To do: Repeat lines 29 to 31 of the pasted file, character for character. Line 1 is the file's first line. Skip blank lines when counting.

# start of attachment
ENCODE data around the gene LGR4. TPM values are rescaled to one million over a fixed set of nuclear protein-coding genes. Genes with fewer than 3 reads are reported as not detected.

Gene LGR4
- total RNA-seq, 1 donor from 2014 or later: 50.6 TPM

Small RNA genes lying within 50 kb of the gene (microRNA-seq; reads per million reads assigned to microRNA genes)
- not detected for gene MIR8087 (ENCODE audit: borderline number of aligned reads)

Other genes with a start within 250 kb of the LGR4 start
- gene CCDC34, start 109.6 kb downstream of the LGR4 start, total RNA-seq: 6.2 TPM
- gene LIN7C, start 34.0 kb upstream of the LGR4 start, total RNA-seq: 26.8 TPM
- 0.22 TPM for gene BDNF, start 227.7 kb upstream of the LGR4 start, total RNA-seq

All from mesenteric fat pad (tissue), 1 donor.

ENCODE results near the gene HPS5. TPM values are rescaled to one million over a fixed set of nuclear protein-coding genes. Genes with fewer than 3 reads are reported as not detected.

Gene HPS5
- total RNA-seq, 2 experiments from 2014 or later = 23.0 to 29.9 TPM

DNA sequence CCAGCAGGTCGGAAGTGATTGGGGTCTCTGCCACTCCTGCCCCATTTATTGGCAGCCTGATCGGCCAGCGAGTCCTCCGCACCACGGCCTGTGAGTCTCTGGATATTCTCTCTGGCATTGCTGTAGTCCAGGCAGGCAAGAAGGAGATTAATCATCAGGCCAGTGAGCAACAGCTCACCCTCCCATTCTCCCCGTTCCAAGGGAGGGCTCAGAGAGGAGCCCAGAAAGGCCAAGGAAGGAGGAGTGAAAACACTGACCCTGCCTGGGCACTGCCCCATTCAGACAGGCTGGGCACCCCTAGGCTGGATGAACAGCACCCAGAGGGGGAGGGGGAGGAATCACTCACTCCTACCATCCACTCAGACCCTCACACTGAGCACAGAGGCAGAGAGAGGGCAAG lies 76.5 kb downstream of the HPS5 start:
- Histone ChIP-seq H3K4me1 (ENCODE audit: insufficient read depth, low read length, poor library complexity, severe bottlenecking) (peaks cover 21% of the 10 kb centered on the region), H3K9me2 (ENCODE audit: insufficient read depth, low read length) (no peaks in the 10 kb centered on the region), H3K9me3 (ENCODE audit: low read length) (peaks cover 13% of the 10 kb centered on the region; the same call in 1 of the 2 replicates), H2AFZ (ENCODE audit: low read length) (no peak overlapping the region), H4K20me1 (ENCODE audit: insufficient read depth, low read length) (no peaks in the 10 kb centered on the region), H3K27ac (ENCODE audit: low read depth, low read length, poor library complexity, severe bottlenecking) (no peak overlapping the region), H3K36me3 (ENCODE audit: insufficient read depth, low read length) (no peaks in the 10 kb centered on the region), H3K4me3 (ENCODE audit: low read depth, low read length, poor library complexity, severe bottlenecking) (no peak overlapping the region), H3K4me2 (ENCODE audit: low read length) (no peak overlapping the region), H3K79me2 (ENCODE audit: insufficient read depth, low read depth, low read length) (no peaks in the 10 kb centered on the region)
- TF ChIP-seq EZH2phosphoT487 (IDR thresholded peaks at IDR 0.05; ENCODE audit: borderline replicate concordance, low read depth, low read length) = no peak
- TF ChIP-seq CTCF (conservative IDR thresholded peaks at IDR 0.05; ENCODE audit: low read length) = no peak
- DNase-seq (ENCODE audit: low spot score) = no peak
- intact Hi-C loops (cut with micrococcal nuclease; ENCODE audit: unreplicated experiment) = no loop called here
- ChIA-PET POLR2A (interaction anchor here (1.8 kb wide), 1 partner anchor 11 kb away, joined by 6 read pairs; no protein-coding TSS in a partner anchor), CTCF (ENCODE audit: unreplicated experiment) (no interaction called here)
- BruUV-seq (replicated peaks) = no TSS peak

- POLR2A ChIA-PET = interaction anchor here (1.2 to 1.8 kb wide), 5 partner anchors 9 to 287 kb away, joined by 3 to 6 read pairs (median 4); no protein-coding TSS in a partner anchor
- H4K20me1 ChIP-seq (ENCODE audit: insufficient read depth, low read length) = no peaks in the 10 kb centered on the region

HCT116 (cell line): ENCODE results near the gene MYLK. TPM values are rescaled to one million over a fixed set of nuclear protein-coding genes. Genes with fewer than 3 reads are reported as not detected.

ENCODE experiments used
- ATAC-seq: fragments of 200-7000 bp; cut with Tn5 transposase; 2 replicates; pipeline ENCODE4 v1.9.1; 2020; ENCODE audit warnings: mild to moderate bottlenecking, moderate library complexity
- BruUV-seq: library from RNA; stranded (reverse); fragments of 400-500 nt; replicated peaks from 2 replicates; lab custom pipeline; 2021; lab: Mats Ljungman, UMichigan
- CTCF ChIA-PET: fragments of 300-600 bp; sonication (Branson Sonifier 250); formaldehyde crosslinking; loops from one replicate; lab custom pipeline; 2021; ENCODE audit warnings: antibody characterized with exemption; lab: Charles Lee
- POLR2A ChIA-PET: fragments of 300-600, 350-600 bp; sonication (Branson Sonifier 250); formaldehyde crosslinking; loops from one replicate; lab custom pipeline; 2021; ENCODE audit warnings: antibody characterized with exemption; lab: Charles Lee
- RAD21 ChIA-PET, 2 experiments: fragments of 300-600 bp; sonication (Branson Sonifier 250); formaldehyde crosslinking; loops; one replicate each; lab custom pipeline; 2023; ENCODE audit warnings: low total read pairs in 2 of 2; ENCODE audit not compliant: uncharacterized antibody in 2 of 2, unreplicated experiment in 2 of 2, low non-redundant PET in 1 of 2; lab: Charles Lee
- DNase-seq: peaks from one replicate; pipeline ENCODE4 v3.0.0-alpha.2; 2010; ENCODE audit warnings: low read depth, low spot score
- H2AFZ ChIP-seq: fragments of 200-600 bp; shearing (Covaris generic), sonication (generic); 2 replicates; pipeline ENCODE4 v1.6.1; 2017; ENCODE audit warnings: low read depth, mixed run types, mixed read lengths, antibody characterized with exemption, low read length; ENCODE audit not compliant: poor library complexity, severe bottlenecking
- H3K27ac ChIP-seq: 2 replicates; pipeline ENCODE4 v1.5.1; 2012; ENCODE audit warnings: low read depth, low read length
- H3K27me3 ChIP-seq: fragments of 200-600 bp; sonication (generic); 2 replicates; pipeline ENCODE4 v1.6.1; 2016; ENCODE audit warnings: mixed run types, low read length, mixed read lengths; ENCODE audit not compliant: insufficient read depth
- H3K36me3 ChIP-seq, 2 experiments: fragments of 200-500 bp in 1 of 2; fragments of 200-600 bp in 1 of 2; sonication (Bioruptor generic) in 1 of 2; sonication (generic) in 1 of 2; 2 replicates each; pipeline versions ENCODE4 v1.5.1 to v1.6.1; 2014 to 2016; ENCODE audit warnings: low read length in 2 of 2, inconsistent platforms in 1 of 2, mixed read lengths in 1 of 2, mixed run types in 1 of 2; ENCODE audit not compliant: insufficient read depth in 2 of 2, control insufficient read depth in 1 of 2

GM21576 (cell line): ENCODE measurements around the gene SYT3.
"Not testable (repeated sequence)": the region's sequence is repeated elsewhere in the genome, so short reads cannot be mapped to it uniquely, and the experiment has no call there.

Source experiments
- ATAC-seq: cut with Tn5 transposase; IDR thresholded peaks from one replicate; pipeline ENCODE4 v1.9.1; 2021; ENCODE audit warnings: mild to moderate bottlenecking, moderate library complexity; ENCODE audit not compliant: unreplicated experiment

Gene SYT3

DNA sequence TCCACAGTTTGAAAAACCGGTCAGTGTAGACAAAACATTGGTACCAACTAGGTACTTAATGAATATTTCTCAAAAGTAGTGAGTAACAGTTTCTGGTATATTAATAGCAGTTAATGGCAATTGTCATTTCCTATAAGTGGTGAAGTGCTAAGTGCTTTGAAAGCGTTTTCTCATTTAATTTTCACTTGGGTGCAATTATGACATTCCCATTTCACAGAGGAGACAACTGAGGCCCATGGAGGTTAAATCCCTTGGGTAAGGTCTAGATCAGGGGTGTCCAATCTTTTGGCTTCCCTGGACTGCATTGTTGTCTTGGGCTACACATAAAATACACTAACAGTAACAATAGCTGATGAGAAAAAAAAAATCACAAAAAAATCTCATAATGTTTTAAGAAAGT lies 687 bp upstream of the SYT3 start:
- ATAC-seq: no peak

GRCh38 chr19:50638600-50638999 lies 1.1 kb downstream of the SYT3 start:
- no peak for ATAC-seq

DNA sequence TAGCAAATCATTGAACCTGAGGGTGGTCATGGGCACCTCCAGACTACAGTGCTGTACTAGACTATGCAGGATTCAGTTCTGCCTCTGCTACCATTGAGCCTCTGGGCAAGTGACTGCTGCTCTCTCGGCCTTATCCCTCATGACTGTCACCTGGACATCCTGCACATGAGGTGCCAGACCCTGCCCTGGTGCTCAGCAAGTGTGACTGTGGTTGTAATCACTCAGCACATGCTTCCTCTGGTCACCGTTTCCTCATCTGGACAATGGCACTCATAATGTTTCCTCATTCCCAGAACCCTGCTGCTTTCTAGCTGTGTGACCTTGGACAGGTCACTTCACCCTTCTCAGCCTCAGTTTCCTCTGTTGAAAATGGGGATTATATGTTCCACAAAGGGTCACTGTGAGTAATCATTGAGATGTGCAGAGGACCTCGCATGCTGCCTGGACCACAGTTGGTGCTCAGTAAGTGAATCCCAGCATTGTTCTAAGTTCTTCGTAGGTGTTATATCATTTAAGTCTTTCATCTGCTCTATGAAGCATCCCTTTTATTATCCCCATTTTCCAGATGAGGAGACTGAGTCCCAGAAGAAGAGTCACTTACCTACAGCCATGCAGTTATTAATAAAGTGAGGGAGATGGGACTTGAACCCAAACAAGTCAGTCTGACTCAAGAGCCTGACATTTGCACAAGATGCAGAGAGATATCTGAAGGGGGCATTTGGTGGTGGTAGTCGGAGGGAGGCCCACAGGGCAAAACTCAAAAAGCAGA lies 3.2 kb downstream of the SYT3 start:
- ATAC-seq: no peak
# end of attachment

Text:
- POLR2A ChIA-PET: fragments of 300-600, 350-600 bp; sonication (Branson Sonifier 250); formaldehyde crosslinking; loops from one replicate; lab custom pipeline; 2021; ENCODE audit warnings: antibody characterized with exemption; lab: Charles Lee
- RAD21 ChIA-PET, 2 experiments: fragments of 300-600 bp; sonication (Branson Sonifier 250); formaldehyde crosslinking; loops; one replicate each; lab custom pipeline; 2023; ENCODE audit warnings: low total read pairs in 2 of 2; ENCODE audit not compliant: uncharacterized antibody in 2 of 2, unreplicated experiment in 2 of 2, low non-redundant PET in 1 of 2; lab: Charles Lee
- DNase-seq: peaks from one replicate; pipeline ENCODE4 v3.0.0-alpha.2; 2010; ENCODE audit warnings: low read depth, low spot score